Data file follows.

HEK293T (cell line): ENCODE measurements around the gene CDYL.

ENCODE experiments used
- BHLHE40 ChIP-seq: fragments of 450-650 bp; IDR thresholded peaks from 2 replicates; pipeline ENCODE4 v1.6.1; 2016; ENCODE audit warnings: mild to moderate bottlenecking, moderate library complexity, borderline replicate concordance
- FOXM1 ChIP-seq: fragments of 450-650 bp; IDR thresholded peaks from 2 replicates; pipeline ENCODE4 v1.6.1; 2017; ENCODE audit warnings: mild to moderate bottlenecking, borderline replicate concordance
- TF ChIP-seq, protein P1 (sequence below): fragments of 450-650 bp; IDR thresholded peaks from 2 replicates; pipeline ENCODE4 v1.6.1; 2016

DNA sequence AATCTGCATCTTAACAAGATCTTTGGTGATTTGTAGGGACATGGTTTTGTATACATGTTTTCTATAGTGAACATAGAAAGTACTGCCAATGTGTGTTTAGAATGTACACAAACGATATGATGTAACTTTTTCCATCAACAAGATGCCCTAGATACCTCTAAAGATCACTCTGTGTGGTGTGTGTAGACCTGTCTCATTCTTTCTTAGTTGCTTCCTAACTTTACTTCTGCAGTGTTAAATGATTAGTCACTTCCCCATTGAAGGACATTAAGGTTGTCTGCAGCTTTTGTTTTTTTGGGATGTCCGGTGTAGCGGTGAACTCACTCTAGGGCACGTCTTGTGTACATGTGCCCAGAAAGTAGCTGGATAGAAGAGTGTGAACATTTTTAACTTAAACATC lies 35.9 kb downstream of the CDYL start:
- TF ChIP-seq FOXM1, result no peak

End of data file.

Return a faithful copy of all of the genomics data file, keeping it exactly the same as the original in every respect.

HEK293T (cell line): ENCODE measurements around the gene CDYL.

ENCODE experiments used
- BHLHE40 ChIP-seq: fragments of 450-650 bp; IDR thresholded peaks from 2 replicates; pipeline ENCODE4 v1.6.1; 2016; ENCODE audit warnings: mild to moderate bottlenecking, moderate library complexity, borderline replicate concordance
- FOXM1 ChIP-seq: fragments of 450-650 bp; IDR thresholded peaks from 2 replicates; pipeline ENCODE4 v1.6.1; 2017; ENCODE audit warnings: mild to moderate bottlenecking, borderline replicate concordance
- TF ChIP-seq, protein P1 (sequence below): fragments of 450-650 bp; IDR thresholded peaks from 2 replicates; pipeline ENCODE4 v1.6.1; 2016

DNA sequence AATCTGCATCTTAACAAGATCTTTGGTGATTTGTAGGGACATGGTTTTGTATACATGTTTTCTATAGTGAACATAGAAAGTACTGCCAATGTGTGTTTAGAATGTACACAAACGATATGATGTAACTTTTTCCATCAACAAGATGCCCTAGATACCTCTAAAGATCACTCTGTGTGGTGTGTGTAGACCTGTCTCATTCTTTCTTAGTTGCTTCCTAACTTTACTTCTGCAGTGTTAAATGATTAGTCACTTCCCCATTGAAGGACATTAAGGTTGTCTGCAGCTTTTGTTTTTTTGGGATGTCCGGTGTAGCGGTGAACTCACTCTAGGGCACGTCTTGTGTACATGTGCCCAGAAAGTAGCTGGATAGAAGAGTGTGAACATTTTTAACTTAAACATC lies 35.9 kb downstream of the CDYL start:
- TF ChIP-seq FOXM1, result no peak